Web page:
Hypothesis for startups

Binoy Chemmagate
2 min readNov 20, 2017

When I was invited by Elisabet Miheludaki (CEO of Amplaffy) to coach at the Digital Prototyping Weekend (organized by the Shortcut), my laziness kicked in as I did not want to spend a whole weekend coaching. Eventually, I made it to the event on Saturday afternoon and what awaited me was one of the most interesting learning experiences.

There was a flock of enthusiastic people with creative ideas and the environment was brimming with positive energy and attitude. The aim of the event was to learn the process of creating a viable business model or a prototype over the weekend.

In my opinion, majority of the people had a clear idea on what they wanted to build and how the end-user should consume their idea. There seemed to be something missing. The core motivation, ‘why’! Why is this idea worth pursuing? I believe the creators should consider and develop a hypothesis before gearing up to full speed.

A hypothesis can be built on the following fundamental elements: Let’s imagine you are building an app for official document translations.

  • Current problem: What is the problem and how big is the problem?

Finnish companies are spending around 10 million EUR a year on translation services ( mostly to have official documents translated to English ).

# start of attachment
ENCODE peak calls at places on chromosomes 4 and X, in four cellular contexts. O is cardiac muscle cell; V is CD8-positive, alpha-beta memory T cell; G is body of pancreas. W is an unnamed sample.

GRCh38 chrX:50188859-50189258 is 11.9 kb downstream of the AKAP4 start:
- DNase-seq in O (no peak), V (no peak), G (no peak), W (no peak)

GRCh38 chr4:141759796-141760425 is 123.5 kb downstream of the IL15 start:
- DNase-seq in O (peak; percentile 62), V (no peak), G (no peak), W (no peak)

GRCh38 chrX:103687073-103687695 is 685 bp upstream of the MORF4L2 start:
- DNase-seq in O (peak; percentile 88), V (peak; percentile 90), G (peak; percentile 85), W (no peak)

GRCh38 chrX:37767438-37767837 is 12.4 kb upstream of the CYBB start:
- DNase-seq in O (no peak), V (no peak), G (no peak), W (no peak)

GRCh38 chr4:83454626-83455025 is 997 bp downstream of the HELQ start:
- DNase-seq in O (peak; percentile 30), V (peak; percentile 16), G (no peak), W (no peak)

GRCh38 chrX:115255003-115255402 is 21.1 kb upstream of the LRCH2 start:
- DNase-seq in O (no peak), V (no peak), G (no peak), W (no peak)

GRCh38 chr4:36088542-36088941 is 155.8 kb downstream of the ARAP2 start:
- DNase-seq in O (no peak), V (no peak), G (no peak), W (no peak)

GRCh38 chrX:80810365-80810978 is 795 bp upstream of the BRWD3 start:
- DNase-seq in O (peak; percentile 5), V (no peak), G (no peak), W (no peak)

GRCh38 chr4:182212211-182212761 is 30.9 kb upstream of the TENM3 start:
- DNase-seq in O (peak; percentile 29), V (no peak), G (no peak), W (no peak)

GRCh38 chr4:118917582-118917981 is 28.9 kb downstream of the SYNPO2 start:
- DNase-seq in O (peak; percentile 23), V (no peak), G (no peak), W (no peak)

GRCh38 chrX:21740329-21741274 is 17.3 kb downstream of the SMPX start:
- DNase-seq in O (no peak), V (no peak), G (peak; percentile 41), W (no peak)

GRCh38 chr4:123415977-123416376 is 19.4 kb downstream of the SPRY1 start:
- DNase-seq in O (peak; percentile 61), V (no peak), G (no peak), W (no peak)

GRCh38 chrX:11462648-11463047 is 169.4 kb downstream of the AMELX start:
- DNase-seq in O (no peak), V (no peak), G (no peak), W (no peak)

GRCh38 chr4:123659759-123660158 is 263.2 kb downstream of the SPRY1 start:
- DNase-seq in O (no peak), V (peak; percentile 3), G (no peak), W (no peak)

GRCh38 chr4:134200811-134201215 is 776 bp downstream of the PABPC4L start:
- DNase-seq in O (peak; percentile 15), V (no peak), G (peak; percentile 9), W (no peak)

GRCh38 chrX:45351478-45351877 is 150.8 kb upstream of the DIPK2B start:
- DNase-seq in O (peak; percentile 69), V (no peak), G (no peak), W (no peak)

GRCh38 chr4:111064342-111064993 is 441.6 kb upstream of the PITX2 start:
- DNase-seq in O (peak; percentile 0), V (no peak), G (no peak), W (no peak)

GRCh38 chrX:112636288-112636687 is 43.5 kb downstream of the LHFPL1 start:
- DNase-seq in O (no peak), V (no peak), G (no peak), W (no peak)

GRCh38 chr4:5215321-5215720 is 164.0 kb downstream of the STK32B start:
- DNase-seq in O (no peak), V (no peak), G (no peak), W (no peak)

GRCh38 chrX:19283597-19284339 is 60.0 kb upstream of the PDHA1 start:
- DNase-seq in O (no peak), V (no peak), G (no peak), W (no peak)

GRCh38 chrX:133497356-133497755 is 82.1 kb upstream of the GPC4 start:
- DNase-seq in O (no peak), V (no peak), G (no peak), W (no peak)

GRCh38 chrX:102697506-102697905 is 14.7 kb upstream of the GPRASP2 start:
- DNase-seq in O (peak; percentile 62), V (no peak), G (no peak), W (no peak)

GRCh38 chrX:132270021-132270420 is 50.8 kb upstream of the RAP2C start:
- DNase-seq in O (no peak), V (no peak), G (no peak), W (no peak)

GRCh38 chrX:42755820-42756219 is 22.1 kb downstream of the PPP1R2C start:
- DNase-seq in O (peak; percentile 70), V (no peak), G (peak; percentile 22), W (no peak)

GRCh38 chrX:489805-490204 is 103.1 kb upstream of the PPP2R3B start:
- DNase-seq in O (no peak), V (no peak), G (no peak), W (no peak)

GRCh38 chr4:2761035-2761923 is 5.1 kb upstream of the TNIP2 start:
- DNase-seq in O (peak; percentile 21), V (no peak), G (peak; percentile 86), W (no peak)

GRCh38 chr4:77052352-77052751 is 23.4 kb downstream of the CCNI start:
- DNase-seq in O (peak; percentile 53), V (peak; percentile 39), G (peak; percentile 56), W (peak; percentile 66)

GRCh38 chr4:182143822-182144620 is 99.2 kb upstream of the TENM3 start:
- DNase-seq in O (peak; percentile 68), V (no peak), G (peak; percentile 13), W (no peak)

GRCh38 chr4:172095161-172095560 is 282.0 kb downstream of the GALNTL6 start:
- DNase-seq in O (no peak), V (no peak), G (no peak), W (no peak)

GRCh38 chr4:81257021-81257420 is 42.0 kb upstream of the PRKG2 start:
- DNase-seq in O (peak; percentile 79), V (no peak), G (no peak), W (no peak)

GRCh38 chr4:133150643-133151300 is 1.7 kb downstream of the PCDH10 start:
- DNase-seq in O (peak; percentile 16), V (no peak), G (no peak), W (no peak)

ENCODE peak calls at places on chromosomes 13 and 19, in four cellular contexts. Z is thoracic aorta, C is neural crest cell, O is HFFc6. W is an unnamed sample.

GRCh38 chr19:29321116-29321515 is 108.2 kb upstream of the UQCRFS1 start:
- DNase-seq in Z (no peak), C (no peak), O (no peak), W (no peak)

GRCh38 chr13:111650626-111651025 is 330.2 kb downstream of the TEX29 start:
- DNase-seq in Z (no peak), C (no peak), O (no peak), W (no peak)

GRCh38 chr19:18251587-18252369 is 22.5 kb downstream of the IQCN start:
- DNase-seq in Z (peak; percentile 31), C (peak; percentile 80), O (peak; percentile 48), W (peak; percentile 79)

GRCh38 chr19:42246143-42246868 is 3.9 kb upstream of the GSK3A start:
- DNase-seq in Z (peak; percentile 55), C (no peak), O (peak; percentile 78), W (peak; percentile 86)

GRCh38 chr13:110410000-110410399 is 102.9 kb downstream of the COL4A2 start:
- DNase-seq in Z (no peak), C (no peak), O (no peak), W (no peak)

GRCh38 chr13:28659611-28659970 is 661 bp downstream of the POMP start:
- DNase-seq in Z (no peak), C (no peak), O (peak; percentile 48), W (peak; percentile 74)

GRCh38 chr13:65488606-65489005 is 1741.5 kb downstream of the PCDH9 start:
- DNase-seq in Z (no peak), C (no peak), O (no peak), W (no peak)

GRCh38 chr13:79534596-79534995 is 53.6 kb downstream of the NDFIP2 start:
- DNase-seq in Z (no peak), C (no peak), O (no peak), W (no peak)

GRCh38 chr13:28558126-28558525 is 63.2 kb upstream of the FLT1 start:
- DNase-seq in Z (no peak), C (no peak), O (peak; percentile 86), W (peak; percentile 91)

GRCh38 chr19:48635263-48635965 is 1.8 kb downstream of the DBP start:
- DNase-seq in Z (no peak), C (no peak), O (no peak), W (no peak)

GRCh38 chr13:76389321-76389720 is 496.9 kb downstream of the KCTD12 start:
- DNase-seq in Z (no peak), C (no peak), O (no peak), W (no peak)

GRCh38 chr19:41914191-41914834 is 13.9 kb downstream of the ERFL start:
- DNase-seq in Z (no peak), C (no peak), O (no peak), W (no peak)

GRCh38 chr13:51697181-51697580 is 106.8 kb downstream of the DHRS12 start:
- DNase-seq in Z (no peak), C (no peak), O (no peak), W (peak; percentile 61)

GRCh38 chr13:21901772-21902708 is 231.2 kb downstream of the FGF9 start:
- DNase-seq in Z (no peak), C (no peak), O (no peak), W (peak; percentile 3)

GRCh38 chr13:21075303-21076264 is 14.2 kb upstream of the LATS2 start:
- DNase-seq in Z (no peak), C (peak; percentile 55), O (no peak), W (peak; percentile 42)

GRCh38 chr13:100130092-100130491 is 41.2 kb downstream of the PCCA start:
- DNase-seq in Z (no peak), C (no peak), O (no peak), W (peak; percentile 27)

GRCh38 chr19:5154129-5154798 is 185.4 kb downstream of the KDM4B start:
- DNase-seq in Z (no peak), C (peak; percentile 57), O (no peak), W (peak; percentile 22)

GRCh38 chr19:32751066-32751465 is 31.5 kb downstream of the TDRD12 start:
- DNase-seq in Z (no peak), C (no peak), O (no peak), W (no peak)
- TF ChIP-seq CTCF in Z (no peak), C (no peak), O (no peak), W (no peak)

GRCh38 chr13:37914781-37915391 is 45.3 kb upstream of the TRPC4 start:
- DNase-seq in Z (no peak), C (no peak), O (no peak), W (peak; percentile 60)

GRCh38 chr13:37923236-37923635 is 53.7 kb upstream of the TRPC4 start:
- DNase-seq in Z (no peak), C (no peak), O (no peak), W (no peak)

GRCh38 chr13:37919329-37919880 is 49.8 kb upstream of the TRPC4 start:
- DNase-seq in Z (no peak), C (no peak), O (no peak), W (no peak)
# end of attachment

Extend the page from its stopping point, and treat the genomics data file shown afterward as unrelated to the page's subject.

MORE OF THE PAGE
• Current behaviour: What are the available solutions?

There are 15 translation agencies in today’s market and the top 3 of those cater to 80% of the total demand.

  • Annoyances: What are the biggest annoyances with the current solutions?

Translation agencies have an average turnaround time of 7 days, their services are expensive and the translations are not reliable.

  • Value proposition: What is the added value brought by your solution?

Your app is based on AI and it reduces the turnaround time to 2 hours, your app has an affordable usage based pricing, and the translations can be quickly verified by a certified expert within the app.

That being said, all the teams managed to come up with awesome prototypes by Sunday evening and I was really happy to see how the teams had crafted a viable business model from an idea. Congratulations to all the teams as they have crossed the first hurdle by participating in the event and I am looking forward to see their ideas further down the path to success.

This article is just the tip of the iceberg as developing a hypothesis is the very first step. Asking the right questions and identifying the real problem is the next logical step. I will come up with another piece on that part really soon.

Originally published at chemmagate.eu on November 20, 2017.

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Binoy Chemmagate

Been working in the ICT industry for more than a decade. Passionate about networking, WebRTC, and product management. Former product guy @ callstats.io, Zalando